February 14, 2024

How Long Can Eggs Sit Out?

Despite their nutritional value and versatility in cooking, eggs can pose a serious risk of foodborne illness if not handled and stored correctly. Often, when poor safety practices lead to illness, egg distributors may be held liable in a lawsuit. One common question regarding eggs is how long they can sit out unrefrigerated before becoming unsafe to eat.

So, how long can eggs sit out? As a general guideline, eggs should not sit out of the refrigerator for more than two hours. This includes both raw eggs and cooked eggs. After two hours, bacteria can grow on the egg’s surface, increasing the risk of food poisoning. Even with proper storage practices, all eggs eventually become unsafe to eat.

eggs in carton
  • Eggs should not be left out of the refrigerator for more than two hours due to the risk of bacterial growth.
  • Refrigerating eggs slows down bacterial growth and is necessary in the U.S. because washing removes their natural protective coating.
  • Salmonella, a leading cause of foodborne illness in the U.S., can contaminate eggs and cause severe symptoms.
  • Signs of bad eggs include cracks, sliminess, discoloration, and unpleasant odors, but not all spoiled eggs show visible signs.
  • Eggs are generally safe to consume for three to five weeks when stored properly in the refrigerator.

Why Should Eggs Be Refrigerated?

If you’ve ever traveled internationally, you might have noticed that many grocery stores in other countries do not refrigerate their eggs. The primary reason is that most other countries do not wash their eggs before selling them like the U.S. does. Eggs naturally have a protective coating that helps prevent bacteria from entering through their porous shells. Washing eggs removes this protective coating, which makes them more susceptible to contamination from harmful bacteria like salmonella, which is why grocery stores in the U.S. refrigerate their eggs.

Refrigerating eggs helps slow down bacterial growth and keep them safe for consumption after removing the protective coating. Bacteria grow most quickly between 40°F and 140°F, also known as the food safety “danger zone.” Bacteria can double in number every 20 minutes within this temperature range. Therefore, any bacteria present in eggs are more likely to cause foodborne illness the longer the egg is left unrefrigerated. 

Cool eggs are also prone to “sweating” when brought to room temperature after refrigeration. The moisture creates the perfect environment for bacteria to multiply. 

Salmonella in Eggs

Salmonella is the leading cause of foodborne illness in the U.S., and eggs are one of the most common food sources of this bacteria. Salmonella bacteria are often spread through the fecal matter of infected animals. Salmonella can contaminate eggs through contact with the chicken’s reproductive organs or from touching bird droppings after they are laid.

Symptoms of salmonella infection include:

Young children, older adults, and people with weakened immune systems are at a higher risk for severe illness from salmonella. A severe case can result in dehydration and dangerously high fever. Less commonly, salmonella may cause a potentially life-threatening typhoid fever.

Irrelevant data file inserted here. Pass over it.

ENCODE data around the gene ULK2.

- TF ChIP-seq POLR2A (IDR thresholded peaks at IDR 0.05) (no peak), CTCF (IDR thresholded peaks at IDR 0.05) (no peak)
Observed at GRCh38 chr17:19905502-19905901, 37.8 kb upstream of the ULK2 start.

Most effects of salmonella infections clear up within a few days, but long-term effects are possible even if the case was initially mild. The frequency and consistency of bowel movements may be abnormal for a few months in some people. Additionally, some people develop joint pain after a salmonella infection. Known as reactive arthritis, this condition can last for months or years. It can also cause eye irritation and pain when urinating. 

Remember, if you contracted salmonella from eating bad eggs, you may be eligible to file a salmonella lawsuit. Keep Food Safe can help you secure high-quality legal representation. 

How To Tell If Eggs Have Gone Bad

A simple inspection of eggs can provide helpful insight into their freshness. Eggs with any of the following characteristics may have gone bad: 

Keep in mind that eggs may not always show visual signs of spoilage. This is especially true for eggs left out of the refrigerator for more than the recommended time.

How To Store Eggs

Your refrigerator is the best place to store eggs. The ideal temperature for storing eggs is 40°F or slightly below. After purchase, keep them in their original carton and place them in the coldest part of the refrigerator. Avoid storing your eggs on the refrigerator door as the temperature there fluctuates more.

Eggs stored according to these guidelines are generally safe to eat for three to five weeks. If printed on the carton, you can rely on the expiration date. However, the federal government does not require egg producers to print an expiration or sell-by date on egg cartons. 

Additionally, the sell-by date isn’t always the best indicator of freshness since producers may choose an expiration date up to 30 days after packing the eggs. Depending on the circumstances, this may be too long. 

How Long Can Fresh Eggs, Hard-Boiled Eggs, and Scrambled Eggs Sit Out?

Commercially sold eggs in the U.S. are normally safe to consume for up to two hours when kept at room temperature or one hour at temperatures above 90°F. This applies to both fresh and cooked ones, such as hard-boiled and scrambled eggs. It’s best to err on the side of caution and dispose of any eggs left out for longer than recommended. 

Follow these guidelines even if the eggs appear safe to eat. Because bacteria that cause foodborne illnesses do not always change the appearance, smell, or taste of eggs for the first few hours, a quick inspection may not be enough to keep you safe.

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